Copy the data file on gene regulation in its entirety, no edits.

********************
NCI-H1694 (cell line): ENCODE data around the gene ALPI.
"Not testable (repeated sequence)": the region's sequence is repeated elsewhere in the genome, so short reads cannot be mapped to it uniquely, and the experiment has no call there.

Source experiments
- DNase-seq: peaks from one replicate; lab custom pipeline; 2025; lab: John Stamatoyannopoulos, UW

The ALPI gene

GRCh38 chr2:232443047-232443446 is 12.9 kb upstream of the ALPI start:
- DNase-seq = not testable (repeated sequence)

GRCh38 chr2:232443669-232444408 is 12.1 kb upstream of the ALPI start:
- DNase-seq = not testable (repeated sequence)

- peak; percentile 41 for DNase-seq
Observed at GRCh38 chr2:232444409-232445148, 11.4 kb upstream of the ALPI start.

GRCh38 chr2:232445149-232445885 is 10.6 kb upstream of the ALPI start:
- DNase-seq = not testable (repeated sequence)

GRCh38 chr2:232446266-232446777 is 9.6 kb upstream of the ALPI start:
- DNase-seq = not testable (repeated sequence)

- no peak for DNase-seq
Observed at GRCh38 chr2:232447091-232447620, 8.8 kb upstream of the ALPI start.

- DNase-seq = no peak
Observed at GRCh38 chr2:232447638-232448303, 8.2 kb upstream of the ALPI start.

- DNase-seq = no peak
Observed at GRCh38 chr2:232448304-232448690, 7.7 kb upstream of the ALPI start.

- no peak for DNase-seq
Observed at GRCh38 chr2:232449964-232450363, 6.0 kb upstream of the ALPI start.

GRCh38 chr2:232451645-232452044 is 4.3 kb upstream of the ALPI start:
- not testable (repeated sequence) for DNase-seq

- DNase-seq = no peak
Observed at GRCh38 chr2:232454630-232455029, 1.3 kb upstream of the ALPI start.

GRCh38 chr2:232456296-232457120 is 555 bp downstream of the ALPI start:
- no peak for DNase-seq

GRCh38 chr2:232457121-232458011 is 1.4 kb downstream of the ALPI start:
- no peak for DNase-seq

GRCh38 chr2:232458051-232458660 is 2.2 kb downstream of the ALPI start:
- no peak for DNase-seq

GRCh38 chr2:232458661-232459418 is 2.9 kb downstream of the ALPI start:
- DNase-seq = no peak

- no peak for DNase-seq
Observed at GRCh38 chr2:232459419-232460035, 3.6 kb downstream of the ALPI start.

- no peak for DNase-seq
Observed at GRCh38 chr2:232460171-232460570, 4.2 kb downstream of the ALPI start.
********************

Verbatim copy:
NCI-H1694 (cell line): ENCODE data around the gene ALPI.
"Not testable (repeated sequence)": the region's sequence is repeated elsewhere in the genome, so short reads cannot be mapped to it uniquely, and the experiment has no call there.

Source experiments
- DNase-seq: peaks from one replicate; lab custom pipeline; 2025; lab: John Stamatoyannopoulos, UW

The ALPI gene

GRCh38 chr2:232443047-232443446 is 12.9 kb upstream of the ALPI start:
- DNase-seq = not testable (repeated sequence)

GRCh38 chr2:232443669-232444408 is 12.1 kb upstream of the ALPI start:
- DNase-seq = not testable (repeated sequence)

- peak; percentile 41 for DNase-seq
Observed at GRCh38 chr2:232444409-232445148, 11.4 kb upstream of the ALPI start.

GRCh38 chr2:232445149-232445885 is 10.6 kb upstream of the ALPI start:
- DNase-seq = not testable (repeated sequence)

GRCh38 chr2:232446266-232446777 is 9.6 kb upstream of the ALPI start:
- DNase-seq = not testable (repeated sequence)

- no peak for DNase-seq
Observed at GRCh38 chr2:232447091-232447620, 8.8 kb upstream of the ALPI start.

- DNase-seq = no peak
Observed at GRCh38 chr2:232447638-232448303, 8.2 kb upstream of the ALPI start.

- DNase-seq = no peak
Observed at GRCh38 chr2:232448304-232448690, 7.7 kb upstream of the ALPI start.

- no peak for DNase-seq
Observed at GRCh38 chr2:232449964-232450363, 6.0 kb upstream of the ALPI start.

GRCh38 chr2:232451645-232452044 is 4.3 kb upstream of the ALPI start:
- not testable (repeated sequence) for DNase-seq

- DNase-seq = no peak
Observed at GRCh38 chr2:232454630-232455029, 1.3 kb upstream of the ALPI start.

GRCh38 chr2:232456296-232457120 is 555 bp downstream of the ALPI start:
- no peak for DNase-seq

GRCh38 chr2:232457121-232458011 is 1.4 kb downstream of the ALPI start:
- no peak for DNase-seq

GRCh38 chr2:232458051-232458660 is 2.2 kb downstream of the ALPI start:
- no peak for DNase-seq

GRCh38 chr2:232458661-232459418 is 2.9 kb downstream of the ALPI start:
- DNase-seq = no peak

- no peak for DNase-seq
Observed at GRCh38 chr2:232459419-232460035, 3.6 kb downstream of the ALPI start.

- no peak for DNase-seq
Observed at GRCh38 chr2:232460171-232460570, 4.2 kb downstream of the ALPI start.